Rank and File Rebellion: The 1981 Ontario Hospital Strike (2014)

by Ron Rosenthal

The Ontario Hospital Strike poses important questions for the union movement. What compelled hospital workers to strike illegally? How were members able to maintain the strike despite opposition from union officials? What forced the strikers back to work? What strategies could have been used to keep the picket lines strong? And how can we better prepare for next time?


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The 1981 Ontario Hospital Strike was born from the courage of thousands of workers organized in the Canadian Union of Public Employees (CUPE) who, with no strike experience and no financial cushion, defied bitter weather and even more bitter enemies to fight for their dignity.

— Ron Rosenthal


Print copy

ISBN: 978-0-9959854-3-8
Pages: 42
$4 (CAD) U.S. & Canada only

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Kindle edition


Table of Contents



The 1981 Ontario hospital strike
In their own words: Hospital workers speak
How to be a socialist at work


Food service worker: “The strike was a necessity, it brought us back to life, it restored my pride.”

Woman striker: “I don’t regret it – in fact, I’m glad we struck. You couldn’t begin to understand what it meant for me. I’m a different person at home and at work.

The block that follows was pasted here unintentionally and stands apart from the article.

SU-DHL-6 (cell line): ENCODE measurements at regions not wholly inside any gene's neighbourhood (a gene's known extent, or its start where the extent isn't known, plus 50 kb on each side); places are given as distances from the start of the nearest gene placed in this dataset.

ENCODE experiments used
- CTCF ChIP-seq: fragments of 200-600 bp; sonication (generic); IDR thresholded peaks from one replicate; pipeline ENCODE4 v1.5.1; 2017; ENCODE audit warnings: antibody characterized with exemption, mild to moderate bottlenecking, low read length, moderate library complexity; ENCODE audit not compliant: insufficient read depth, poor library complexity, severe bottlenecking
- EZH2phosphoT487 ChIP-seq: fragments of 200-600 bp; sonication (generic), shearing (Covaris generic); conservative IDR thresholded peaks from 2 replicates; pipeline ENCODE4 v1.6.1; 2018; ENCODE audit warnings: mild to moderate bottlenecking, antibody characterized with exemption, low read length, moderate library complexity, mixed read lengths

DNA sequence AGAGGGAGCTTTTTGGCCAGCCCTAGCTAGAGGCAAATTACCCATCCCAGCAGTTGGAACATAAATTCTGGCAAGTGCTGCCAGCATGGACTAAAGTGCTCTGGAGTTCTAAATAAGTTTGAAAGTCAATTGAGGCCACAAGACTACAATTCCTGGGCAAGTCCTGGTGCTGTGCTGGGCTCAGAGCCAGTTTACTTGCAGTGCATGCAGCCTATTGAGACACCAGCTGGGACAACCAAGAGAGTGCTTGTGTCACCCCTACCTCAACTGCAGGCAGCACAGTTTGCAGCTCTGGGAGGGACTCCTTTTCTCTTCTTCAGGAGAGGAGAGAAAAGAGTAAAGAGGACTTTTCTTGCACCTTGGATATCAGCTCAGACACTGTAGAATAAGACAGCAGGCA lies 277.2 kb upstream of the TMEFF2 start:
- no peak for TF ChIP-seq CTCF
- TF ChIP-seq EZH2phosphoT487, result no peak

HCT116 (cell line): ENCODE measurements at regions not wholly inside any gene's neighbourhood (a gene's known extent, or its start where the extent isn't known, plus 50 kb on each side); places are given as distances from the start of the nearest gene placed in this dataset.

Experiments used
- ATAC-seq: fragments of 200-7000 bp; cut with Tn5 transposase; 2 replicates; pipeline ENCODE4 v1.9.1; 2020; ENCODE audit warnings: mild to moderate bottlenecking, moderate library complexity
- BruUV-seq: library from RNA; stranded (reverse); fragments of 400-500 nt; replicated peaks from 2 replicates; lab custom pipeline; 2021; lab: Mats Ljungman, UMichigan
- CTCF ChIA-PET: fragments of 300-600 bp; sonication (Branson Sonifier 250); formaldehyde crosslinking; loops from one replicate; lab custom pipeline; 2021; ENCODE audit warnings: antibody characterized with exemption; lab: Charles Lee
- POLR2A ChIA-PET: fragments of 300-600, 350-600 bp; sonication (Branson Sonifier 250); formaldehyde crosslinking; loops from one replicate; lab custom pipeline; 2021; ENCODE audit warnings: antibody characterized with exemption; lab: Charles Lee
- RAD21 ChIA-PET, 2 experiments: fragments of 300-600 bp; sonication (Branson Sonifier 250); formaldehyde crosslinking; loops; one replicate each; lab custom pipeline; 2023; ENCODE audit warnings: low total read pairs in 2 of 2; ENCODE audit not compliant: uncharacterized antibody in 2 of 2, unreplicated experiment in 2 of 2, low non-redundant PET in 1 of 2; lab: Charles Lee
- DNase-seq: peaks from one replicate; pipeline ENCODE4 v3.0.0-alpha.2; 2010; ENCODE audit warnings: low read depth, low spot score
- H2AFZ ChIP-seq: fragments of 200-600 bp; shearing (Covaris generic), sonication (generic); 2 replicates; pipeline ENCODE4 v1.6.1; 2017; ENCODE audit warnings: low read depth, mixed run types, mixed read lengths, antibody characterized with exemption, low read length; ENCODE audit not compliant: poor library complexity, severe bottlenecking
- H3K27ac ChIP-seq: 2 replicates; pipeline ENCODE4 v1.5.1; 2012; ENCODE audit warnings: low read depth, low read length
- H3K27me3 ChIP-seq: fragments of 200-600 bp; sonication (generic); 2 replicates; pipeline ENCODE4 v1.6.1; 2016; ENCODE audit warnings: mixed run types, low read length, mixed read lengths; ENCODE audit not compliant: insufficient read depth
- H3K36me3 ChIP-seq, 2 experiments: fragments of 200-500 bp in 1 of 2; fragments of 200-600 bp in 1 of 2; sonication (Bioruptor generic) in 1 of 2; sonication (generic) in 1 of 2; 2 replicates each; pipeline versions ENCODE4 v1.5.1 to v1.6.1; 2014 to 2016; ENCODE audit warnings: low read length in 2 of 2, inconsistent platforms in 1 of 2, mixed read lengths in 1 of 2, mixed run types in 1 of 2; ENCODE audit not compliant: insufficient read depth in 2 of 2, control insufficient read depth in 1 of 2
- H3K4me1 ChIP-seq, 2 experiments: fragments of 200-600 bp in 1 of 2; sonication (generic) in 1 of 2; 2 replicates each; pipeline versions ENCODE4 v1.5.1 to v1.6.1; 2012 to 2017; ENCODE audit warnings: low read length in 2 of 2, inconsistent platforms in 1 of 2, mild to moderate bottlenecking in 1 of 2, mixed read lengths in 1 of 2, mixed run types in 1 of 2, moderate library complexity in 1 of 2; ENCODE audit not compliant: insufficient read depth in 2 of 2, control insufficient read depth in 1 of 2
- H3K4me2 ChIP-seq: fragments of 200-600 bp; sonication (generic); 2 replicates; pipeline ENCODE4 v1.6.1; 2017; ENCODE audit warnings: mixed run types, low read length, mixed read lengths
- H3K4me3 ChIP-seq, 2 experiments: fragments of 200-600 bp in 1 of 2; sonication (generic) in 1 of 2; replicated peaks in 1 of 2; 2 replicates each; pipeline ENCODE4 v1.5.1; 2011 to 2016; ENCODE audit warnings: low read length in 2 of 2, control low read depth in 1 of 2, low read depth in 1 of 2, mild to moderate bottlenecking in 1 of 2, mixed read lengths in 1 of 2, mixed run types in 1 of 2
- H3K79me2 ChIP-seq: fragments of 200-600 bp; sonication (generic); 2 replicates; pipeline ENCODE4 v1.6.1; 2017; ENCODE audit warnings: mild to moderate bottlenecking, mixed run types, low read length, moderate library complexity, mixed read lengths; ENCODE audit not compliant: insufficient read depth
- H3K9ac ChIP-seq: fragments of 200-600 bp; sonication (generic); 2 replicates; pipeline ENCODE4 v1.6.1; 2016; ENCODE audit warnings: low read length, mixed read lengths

Housekeeper:  “It’s like being in a life-type school. I remember how I thought laws and politics was for men to understand. I know now the same as men do – it’s a good feeling to know how things work.”

Woman striker: “They all said I should use my head and not get involved. My father, my boyfriend, they sounded the same. I made two big decisions, first I decided to ignore them, then I went ahead with the strike.”



Ronald Lee Rosenthal

June 14, 1950 – July 14, 1982

We never met anyone like Ron before. After he died, we realized it was not possible to place him in any familiar category because he epitomized the man of the future. There was nothing sexist or macho about him. When he spoke of human rights and liberties, they excluded no human being from the cradle to the grave, regardless of race, colour, sex, etc. I am meeting and hearing about more and more young men with Ron’s sense of justice and equality. When these young people become socialists, they will be like Ron. It will take some time yet. That’s why Ron was so rare and in a very special category. He had class!

— Genora (Johnson) Dollinger

On July 19, 1982, over 200 people gathered to commemorate the life of my son, Ron Rosenthal. Tributes were given by family members and by members of the gay, union, and socialist movements to which he belonged.

All his life, Ron suffered from a serious physical handicap which gave him an acute sensitivity to the feelings and sufferings of others. It provided a human dimension to his politics. And it led him to unqualified support for all who are discriminated against. He was the champion of all victims of injustice and exploitation. He will be greatly missed.

— Joyce Rosenthal



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